Thursday, March 7, 2013

Can Bernard Hopkins make history one more time?

Former Middleweight and Light-Heavyweight world champion Bernard Hopkins has had a career that most young fighters would probably dream of.  In a career that has spanned nearly twenty-five years, Hopkins has certainly earned the moniker of future Hall of Famer.

Hopkins will of course go down in history as a legitimate top five all-time Middleweight. Twenty successful title defenses, the most in the division’s illustrious history in a ten year title reign from 1995 to 2005. During this period Hopkins went on to totally unify the World Middleweight championship becoming the only fighter in history to hold all four major world titles in a division at once. 

As if Hopkins’ accomplishments as a Middleweight were not enough to solidify his legendary stature in the sport of Boxing, upon leaving the Middleweight division Hopkins showed that he is one of the sport’s top Light-Heavyweights. Since scoring a dominating victory over former Light-Heavyweight champion Antonio Tarver in 2006 Hopkins has continued to be a force in the division facing the likes of Joe Calzaghe, Jean Pascal, and Chad Dawson just to name a few.

Despite suffering close losses in his fight with Joe Calzaghe and in his rematch with Chad Dawson, Hopkins continues to arguably garner the most attention of any fighter in the Light-Heavyweight division.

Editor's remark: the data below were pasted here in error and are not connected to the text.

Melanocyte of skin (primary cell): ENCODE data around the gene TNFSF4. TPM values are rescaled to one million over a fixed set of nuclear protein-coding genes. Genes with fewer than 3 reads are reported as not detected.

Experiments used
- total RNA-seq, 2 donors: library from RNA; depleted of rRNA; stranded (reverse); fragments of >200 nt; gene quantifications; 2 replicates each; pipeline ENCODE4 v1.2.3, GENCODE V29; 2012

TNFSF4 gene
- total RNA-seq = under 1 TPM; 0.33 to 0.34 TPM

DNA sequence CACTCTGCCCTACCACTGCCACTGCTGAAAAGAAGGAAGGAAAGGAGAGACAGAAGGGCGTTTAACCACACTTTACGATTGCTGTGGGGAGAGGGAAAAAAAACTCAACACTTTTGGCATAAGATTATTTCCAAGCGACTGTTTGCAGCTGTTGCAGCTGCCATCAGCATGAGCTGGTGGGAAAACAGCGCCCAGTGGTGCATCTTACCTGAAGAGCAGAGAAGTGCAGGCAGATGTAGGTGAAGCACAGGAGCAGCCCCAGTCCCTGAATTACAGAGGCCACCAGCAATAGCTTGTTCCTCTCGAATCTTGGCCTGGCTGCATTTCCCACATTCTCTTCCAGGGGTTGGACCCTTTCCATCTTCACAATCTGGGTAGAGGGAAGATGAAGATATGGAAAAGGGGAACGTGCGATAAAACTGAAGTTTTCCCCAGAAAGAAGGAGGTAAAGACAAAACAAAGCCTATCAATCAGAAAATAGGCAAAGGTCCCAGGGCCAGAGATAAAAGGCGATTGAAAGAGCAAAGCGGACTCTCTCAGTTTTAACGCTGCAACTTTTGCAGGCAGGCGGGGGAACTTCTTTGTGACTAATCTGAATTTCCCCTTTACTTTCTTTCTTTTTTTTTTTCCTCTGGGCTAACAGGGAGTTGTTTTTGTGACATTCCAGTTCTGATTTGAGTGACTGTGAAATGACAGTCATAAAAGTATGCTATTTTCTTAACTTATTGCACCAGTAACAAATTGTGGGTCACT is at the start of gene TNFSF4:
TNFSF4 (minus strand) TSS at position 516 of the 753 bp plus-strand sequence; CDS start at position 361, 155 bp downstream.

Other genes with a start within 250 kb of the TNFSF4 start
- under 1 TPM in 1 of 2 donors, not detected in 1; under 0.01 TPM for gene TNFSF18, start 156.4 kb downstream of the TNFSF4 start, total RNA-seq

Now at age forty-eight Hopkins sets his sights on attempting another historical feat. To break his own record as the oldest fighter in history to win a major world title in the sport. A record he set at age forty-six surpassing the legendary George Foreman.

The man standing in Hopkins’ way of continuing to make history?  The undefeated International Boxing Federation (IBF) Light-Heavyweight World champion Tavoris Cloud.

Cloud, unbeaten in twenty-four professional fights has made four successful defenses since winning the then vacant IBF Light-Heavyweight title by defeating former IBF Light Heavyweight world champion Clinton Woods in 2009.  During his title reign Cloud has been tested by high caliber opposition most notably the before mentioned Clinton Woods and then by former IBF Light-Heavyweight world champion Glen Johnson.  Despite those notable wins one might argue that Cloud has never been in with a fighter of the caliber of Bernard Hopkins.

Cloud does however have a career knockout percentage of nearly 80% and should be viewed as dangerous.  Cloud’s exciting come forward pressure style has made him a fighter to watch. Cloud has however had difficulty in his fights with Woods, Johnson, and most recently Gabriel Campillo.

In his fights with Woods and Johnson Cloud was able to establish a high punch output. Although Cloud took his share of punishment, particularly in his fight with Glen Johnson, he was able to win those fights by outworking both fighters.

Despite a good start in his fight with Gabriel Campillo in February of last year, knocking Campillo down twice in the first round one might argue that Campillo may have provided somewhat of a blueprint for future Cloud opponents. 

After weathering the storm in the first round of that fight Campillo was able to regroup and execute an effective fight plan that emphasized lateral movement, angles, and hand speed.  In contrast both Woods and Johnson were willing to stand right in front of Cloud and more or less fight him in a phone booth. 

Campillo however in the opinion of this observer was able to gradually take control of the fight getting the better of the exchanges, landing in three or four punch combinations.  Although Cloud would have periods of effectiveness it was Campillo who seemed to dictate the action.  Despite Cloud retaining his title via a controversial split decision, I feel that coming out of that fight that there are perhaps more questions for Cloud to answer as he enters this fight against Hopkins.